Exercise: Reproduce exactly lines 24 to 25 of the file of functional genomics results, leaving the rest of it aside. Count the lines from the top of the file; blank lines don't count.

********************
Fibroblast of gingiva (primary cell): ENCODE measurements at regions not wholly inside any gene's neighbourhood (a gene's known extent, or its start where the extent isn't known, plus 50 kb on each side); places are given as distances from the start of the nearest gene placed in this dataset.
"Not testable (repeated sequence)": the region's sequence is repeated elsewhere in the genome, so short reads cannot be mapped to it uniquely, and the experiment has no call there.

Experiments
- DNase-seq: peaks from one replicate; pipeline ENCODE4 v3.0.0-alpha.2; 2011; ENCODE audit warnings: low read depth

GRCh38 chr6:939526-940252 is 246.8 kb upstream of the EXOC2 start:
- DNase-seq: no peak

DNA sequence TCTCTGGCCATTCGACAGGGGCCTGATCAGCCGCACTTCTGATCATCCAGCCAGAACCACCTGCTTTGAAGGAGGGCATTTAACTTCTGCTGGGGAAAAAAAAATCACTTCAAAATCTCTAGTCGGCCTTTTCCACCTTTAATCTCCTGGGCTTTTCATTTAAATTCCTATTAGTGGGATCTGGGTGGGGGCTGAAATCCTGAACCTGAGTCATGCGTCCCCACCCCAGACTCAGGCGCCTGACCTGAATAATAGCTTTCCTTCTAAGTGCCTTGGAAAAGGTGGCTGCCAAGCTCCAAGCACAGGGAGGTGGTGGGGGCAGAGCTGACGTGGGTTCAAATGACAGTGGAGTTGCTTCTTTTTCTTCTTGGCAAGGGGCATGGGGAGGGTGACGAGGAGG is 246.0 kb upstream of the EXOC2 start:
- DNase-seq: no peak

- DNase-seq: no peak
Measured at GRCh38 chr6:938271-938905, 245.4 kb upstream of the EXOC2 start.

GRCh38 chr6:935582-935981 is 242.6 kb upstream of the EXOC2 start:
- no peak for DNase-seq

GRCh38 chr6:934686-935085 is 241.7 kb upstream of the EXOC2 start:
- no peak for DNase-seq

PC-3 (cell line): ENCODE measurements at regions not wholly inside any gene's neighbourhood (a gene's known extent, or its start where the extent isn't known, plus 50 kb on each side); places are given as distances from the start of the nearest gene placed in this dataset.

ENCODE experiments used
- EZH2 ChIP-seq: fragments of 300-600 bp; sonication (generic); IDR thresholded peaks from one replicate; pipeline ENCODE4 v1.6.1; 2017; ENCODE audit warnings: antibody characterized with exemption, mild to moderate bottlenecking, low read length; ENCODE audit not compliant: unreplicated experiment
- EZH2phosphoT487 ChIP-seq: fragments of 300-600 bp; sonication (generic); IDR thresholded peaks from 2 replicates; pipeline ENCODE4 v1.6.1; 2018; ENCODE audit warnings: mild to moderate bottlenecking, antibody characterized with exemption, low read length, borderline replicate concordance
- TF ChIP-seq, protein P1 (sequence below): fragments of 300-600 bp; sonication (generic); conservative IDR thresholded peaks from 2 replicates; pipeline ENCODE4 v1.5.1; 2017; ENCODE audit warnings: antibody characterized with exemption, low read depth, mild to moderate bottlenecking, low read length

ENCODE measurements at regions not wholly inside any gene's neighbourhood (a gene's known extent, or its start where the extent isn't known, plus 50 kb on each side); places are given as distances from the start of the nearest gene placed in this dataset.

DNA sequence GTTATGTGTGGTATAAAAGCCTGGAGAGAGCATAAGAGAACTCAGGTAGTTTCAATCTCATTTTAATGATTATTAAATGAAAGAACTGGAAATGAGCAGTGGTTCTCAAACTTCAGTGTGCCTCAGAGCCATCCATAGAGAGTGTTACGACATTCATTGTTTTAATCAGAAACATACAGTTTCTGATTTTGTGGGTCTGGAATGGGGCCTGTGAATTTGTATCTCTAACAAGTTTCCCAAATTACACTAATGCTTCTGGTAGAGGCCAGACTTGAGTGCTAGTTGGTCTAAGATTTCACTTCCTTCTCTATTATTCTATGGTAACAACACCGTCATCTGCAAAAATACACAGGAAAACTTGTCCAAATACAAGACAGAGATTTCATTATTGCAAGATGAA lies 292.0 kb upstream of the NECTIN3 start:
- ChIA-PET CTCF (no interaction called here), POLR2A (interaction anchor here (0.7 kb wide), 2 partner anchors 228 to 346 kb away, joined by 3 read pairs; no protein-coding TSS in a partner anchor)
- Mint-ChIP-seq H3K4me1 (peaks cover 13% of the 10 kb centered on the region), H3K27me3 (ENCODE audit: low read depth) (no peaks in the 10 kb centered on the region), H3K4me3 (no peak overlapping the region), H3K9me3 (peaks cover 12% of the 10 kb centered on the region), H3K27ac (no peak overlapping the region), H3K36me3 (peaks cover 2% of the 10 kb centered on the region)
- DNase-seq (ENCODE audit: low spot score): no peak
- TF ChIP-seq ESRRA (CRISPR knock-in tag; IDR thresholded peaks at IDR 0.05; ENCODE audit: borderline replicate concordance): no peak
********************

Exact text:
- DNase-seq (ENCODE audit: low spot score): no peak
- TF ChIP-seq ESRRA (CRISPR knock-in tag; IDR thresholded peaks at IDR 0.05; ENCODE audit: borderline replicate concordance): no peak